Tips and Tricks for using Tutor as Devstack Replacement

On a number of occasions the question of tutor as a replacement for devstack has come up. Since quite some time now I’m mostly using Tutor as my devstack, so I figured I’d share how I’m using it in the hopes that it will help other people.

There are many ways in which I’ve come to really enjoy using Tutor as a devstack replacement. There are some things it enables that were much harder with the old devstack.

I’ll start with some key facts about Tutor, some that I discovered late. Some or none of these may be news to you as they were at some point for me:

  • Tutor is a regular Python package.
  • Each major version deals with a new release of Open edX, so v16 is for Palm, v15 was for Olive and so on.
    • You shouldn’t try to install Palm with v15 or vice versa.
    • Upgrading between releases should be as simple as, install new version of Tutor and run tutor launch again.
    • New features of tutor itself can land between major releases, but often new Tutor features also come with a new major release
    • The version for the master branch is called tutor nightly, and it installs and is configured separately.
  • It is entirely pluggable using actions and hooks
    • Actions let you do things as a response to tutor events
    • Hooks like you change existing configuration, add commands, add more docker images, services etc.
  • It uses Jinja2 internally and config variables are plugged into templates to produce Dockerfiles, settings files etc.
  • You don’t need to create a whole python package for a plugin, you can just create one file and put it in the right place.

Tutor can handle 3 types of deployments, dev for development (a devstack replacement), local, which runs a production install via docker-compose on your local system, and k8s which installs to Kubernetes.

There are command that apply globally, such as config, mounts, plugins etc. and then there are command that can be run for a specific environment. For instance, you can use tutor config to set up a config, tutor plugins to install, enable/disable plugins and tutor mounts to handle mount points. These will all update your config file. Then using this singular config file, you can use tutor dev to launch a devstack, tutor local to launch a local docker compose based production deployment and tutor k8s to deploy to Kubernetes. This means if you want to test a client’s setup locally, you can just use their config file to launch a devstack (make sure to not use the same DB etc).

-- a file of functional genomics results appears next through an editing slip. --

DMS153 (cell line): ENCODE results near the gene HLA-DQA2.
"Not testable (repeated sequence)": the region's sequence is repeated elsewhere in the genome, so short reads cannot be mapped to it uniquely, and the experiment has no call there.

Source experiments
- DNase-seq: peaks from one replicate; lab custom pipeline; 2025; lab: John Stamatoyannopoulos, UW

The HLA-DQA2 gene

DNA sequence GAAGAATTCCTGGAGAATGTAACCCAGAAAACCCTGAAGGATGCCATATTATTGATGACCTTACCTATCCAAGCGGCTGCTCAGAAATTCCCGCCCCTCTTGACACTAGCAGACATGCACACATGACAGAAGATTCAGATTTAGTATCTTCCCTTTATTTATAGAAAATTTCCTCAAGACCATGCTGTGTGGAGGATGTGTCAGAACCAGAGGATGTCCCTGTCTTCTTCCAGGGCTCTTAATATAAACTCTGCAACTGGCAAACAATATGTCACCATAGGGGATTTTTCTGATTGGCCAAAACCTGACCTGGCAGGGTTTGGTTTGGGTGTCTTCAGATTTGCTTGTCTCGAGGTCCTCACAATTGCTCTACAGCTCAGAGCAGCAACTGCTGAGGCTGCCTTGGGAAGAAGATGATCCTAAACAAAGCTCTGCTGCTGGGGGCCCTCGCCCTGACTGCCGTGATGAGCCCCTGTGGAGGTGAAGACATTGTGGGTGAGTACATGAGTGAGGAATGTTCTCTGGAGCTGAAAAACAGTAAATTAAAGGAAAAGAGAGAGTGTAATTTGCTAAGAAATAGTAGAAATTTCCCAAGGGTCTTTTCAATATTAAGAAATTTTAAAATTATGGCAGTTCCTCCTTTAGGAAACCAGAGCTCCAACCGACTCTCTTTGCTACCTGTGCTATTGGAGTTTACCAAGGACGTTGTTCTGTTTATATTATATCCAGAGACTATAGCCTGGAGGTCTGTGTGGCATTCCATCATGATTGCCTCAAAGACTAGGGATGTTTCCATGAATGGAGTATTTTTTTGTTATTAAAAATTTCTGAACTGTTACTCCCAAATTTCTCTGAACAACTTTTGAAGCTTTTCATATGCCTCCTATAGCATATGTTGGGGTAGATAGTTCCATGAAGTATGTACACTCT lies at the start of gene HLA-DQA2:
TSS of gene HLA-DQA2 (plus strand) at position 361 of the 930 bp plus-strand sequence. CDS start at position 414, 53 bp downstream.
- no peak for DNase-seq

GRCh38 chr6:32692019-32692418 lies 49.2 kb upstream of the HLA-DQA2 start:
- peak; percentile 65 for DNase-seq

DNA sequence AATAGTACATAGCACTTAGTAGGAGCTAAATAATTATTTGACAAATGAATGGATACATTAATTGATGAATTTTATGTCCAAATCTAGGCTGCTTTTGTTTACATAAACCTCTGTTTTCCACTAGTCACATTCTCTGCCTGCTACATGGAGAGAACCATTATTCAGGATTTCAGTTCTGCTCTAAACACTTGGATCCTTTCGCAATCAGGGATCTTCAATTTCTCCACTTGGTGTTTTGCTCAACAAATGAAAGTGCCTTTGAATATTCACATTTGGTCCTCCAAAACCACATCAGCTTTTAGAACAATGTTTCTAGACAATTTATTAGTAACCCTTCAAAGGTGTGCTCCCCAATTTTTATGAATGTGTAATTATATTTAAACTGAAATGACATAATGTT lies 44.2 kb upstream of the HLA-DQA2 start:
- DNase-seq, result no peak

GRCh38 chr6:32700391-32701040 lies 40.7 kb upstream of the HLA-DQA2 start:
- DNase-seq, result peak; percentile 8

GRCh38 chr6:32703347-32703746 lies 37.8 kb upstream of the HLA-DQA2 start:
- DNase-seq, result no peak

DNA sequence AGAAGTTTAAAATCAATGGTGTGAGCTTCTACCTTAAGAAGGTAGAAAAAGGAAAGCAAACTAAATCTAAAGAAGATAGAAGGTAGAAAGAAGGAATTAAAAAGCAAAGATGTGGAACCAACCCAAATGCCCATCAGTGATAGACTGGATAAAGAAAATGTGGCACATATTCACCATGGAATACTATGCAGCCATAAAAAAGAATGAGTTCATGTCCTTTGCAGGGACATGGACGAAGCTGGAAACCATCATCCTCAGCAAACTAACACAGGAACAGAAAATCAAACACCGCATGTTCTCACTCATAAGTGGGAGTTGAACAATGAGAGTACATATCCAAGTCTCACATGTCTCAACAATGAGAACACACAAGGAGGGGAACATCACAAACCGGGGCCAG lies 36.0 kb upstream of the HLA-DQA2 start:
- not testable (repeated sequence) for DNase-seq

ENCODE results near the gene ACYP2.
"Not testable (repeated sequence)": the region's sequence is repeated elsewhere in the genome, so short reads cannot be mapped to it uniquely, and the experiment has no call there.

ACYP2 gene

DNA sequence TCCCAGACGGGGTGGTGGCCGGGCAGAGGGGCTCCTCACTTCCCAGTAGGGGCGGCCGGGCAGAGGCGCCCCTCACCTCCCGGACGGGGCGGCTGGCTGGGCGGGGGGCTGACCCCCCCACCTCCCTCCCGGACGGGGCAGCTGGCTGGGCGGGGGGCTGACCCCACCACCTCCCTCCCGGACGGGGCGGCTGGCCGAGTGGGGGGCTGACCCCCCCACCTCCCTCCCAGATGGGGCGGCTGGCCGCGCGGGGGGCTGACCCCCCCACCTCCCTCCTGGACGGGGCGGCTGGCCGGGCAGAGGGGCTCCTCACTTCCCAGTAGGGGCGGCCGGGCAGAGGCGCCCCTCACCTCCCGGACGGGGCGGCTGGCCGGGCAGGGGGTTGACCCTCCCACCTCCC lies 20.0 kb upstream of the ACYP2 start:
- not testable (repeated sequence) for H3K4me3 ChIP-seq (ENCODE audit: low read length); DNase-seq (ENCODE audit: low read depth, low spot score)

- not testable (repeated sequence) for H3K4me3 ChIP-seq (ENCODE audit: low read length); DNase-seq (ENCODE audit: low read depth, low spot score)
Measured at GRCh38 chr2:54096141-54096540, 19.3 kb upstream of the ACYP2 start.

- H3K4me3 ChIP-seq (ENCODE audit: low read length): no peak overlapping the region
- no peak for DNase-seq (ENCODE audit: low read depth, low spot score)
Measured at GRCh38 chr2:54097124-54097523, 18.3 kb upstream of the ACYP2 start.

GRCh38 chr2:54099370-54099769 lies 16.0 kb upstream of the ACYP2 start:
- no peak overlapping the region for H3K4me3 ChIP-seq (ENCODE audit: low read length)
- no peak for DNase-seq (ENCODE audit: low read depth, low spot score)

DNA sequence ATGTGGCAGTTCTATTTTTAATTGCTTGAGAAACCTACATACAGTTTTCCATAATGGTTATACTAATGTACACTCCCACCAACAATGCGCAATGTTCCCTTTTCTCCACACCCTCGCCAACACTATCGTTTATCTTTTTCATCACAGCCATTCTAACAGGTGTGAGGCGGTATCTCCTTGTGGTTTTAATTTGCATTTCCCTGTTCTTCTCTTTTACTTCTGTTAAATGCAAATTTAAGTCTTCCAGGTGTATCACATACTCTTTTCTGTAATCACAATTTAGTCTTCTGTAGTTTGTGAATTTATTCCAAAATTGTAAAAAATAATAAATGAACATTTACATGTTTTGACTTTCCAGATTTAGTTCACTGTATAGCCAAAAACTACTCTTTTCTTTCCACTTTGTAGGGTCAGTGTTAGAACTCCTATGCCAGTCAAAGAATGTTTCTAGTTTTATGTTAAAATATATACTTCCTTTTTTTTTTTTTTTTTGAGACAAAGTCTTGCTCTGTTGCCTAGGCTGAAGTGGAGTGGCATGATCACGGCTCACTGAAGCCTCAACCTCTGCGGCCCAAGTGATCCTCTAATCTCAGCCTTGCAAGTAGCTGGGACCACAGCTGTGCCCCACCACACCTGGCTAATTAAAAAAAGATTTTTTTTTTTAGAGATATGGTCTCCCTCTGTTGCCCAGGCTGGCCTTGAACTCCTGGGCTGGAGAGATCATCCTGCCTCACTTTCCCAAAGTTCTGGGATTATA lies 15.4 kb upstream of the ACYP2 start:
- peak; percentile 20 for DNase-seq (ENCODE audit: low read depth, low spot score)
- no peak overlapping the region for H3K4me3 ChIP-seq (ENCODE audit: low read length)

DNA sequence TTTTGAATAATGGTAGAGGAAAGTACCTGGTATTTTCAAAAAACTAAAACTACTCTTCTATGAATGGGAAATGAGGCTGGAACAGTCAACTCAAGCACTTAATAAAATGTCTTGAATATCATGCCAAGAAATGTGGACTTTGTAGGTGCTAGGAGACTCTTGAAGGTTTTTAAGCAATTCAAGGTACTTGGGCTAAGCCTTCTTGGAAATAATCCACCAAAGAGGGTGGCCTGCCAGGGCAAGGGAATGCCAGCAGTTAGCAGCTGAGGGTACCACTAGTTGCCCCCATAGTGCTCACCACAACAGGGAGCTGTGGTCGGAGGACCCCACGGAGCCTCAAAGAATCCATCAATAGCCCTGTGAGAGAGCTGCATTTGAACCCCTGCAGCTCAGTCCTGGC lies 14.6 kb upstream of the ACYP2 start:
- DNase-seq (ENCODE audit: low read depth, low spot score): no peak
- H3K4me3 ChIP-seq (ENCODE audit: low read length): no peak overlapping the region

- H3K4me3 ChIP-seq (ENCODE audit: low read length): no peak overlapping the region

When you run tutor config save tutor will load your config file, and from it build all required configuration, such as Caddyfiles, edx-platform yaml and Django files, Dockerfiles for each service, docker-compose files for local and dev deployments, Kubernetes config etc. Then running tutor dev/local/k8s will use this config to deploy and launch services. After they are built, you can go and edit them. This is especially useful during development, since you can go edit any file directly and the changes should reflect.

If you want tutor to use a particular config file, just put it in an empty directory, and run tutor -r path/to/dir and it will build the config in that directory. You can also specify this path using the TUTOR_ROOT environment variable.

I tend to create new tutor environments quite often. So I have a folder for all instances, for each instance I create a subfolder for its config. I also use pyenv + virtualenv to create a virtulenv for each version. I have this set in an .envrc file that is used by a tool called direnv to automatically load environment variables when you enter a directory and clear them when you leave it. So I can just cd into the config directly, and the everything is set up to use that tutor environment! You can use this to run multiple devstacks at once.

Here is a sample .envrc file for my palm environment:

layout pyenv palm

Here the first line sets the tutor root to the current directory, and the next line tells direnv to use the palm python virtualenv from pyenv. You can also do this without pyenv but I won’t go into details yet, but that link has more. This way you can create a new tutor environment for each ticket and then delete it when no longer needed.

Common devstack operations

Use your own version of edx-platform, especially with nightly

Use tutor mounts for this, and point it to your edx-platform directory and others as needed. This will then use that directory, changes are automatically picked up just like with the old devstack (if using tutor dev ).

Install a python package / xblock to test

If you just want to quickly test it, not need to go through the huge process of adding it to the config and rebuilding images. Just directly install the package in the docker container. You can run tutor dev exec lms bash to get a bash prompt in the lms, or just directly do pip install here. I’ve created a quick plugin that helps me quickly test PRs and MRS here. It will use the PR to get the name of the branch that should be installed and calls pip install on that in the lms and cms.

Test a theme

The tutor docs are pretty good here.

Develop MFEs

This is a bit painful with both devstacks. You can mount the MFE and it should automatically hot-reload sometimes, but the second you start dealing with custom themes overriding component etc it doesn’t work. When you install a package from a local directory it creates a symlink, so changes should automatically be picked up. For example, if you are testing a branding package intalled locally then you can edit the theme and it should update in your app. However, if it’s running in a container, the symlink is not valid in there (unless you install using a relative path and also mount that path inside the container).

So I prefer running MFEs outside of docker. Each MFE contains a .env.development file that is designed to work with the regular devstack, not tutor. However, you can modify it to work with tutor as well. Just replace and